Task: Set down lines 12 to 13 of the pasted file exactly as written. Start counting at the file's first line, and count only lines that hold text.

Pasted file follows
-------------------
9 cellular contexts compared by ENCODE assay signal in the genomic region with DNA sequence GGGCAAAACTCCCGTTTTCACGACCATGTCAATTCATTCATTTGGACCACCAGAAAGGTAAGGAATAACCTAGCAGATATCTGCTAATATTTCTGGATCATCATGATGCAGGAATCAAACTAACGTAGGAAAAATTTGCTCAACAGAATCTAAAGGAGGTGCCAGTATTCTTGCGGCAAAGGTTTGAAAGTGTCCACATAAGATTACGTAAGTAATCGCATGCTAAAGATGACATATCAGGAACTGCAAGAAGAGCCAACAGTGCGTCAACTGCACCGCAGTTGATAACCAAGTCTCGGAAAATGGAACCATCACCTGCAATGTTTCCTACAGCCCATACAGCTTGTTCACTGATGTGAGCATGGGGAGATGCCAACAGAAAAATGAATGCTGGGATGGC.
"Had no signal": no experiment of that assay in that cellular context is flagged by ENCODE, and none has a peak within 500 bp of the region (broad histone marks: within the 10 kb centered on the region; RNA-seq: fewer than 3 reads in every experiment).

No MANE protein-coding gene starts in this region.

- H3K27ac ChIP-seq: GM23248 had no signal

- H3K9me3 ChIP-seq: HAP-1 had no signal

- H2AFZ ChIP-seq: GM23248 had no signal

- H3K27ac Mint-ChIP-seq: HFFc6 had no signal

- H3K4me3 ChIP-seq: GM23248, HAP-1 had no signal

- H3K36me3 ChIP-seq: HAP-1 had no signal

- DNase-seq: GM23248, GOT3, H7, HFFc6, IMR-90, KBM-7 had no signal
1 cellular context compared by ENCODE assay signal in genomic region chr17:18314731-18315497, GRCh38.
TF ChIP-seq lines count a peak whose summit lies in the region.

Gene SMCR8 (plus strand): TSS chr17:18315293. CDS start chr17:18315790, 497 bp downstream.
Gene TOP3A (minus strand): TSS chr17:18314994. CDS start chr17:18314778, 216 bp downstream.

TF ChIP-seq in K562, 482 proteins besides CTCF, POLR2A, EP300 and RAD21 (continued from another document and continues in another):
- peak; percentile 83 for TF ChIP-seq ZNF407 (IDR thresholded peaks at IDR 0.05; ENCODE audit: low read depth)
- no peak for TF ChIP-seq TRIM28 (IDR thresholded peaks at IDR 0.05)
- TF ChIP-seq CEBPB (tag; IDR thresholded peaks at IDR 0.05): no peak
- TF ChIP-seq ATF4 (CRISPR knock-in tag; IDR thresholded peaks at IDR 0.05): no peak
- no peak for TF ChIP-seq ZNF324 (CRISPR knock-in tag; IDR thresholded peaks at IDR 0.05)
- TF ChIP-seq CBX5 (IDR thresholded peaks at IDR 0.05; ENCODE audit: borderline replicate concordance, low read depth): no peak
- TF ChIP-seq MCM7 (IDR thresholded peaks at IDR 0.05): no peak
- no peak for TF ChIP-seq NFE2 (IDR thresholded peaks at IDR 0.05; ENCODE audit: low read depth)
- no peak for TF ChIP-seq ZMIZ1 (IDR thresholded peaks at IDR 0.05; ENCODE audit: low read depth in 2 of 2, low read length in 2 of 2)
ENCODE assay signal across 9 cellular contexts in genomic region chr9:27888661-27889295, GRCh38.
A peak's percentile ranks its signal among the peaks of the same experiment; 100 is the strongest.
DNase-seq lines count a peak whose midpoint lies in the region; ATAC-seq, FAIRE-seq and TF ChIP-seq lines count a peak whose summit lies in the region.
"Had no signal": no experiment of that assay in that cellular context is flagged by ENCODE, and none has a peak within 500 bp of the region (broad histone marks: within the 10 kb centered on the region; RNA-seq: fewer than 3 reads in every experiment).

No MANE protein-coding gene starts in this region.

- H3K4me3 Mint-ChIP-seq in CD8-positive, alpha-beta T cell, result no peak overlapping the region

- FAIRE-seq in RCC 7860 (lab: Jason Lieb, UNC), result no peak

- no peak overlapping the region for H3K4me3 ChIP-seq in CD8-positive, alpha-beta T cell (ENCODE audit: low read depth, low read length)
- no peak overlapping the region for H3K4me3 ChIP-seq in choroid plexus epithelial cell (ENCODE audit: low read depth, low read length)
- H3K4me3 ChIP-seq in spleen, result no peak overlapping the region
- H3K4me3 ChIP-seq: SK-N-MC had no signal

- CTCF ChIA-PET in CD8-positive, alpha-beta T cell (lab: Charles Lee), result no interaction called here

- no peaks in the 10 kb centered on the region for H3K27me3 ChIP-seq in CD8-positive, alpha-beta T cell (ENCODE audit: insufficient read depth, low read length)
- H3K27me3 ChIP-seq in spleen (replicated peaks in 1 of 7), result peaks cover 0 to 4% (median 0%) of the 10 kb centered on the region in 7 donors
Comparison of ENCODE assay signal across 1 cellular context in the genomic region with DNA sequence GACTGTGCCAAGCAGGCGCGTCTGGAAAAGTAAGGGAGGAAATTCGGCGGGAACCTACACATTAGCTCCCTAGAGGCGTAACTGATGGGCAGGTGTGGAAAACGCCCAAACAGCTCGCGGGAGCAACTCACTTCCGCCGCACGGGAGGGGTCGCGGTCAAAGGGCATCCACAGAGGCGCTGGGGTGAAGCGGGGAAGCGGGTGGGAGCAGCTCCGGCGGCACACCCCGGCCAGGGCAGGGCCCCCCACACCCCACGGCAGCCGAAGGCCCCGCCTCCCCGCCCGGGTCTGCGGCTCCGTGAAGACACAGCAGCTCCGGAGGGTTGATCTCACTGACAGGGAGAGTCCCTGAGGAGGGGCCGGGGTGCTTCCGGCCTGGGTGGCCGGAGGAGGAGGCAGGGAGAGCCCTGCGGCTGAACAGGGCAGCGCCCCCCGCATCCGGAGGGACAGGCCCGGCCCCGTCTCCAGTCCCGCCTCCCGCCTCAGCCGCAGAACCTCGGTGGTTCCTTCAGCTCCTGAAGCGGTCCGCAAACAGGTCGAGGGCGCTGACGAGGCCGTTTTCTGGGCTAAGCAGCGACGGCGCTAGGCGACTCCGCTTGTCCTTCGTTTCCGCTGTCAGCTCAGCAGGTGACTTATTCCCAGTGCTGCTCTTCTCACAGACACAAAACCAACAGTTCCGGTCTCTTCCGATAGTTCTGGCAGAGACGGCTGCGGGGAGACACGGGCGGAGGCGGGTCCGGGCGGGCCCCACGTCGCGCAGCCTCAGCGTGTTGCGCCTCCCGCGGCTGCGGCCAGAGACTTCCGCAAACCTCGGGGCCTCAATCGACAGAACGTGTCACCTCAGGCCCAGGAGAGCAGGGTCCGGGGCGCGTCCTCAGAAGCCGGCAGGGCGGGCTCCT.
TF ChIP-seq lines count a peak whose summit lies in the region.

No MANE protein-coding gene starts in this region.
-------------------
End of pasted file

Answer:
TF ChIP-seq lines count a peak whose summit lies in the region.

Gene SMCR8 (plus strand): TSS chr17:18315293. CDS start chr17:18315790, 497 bp downstream.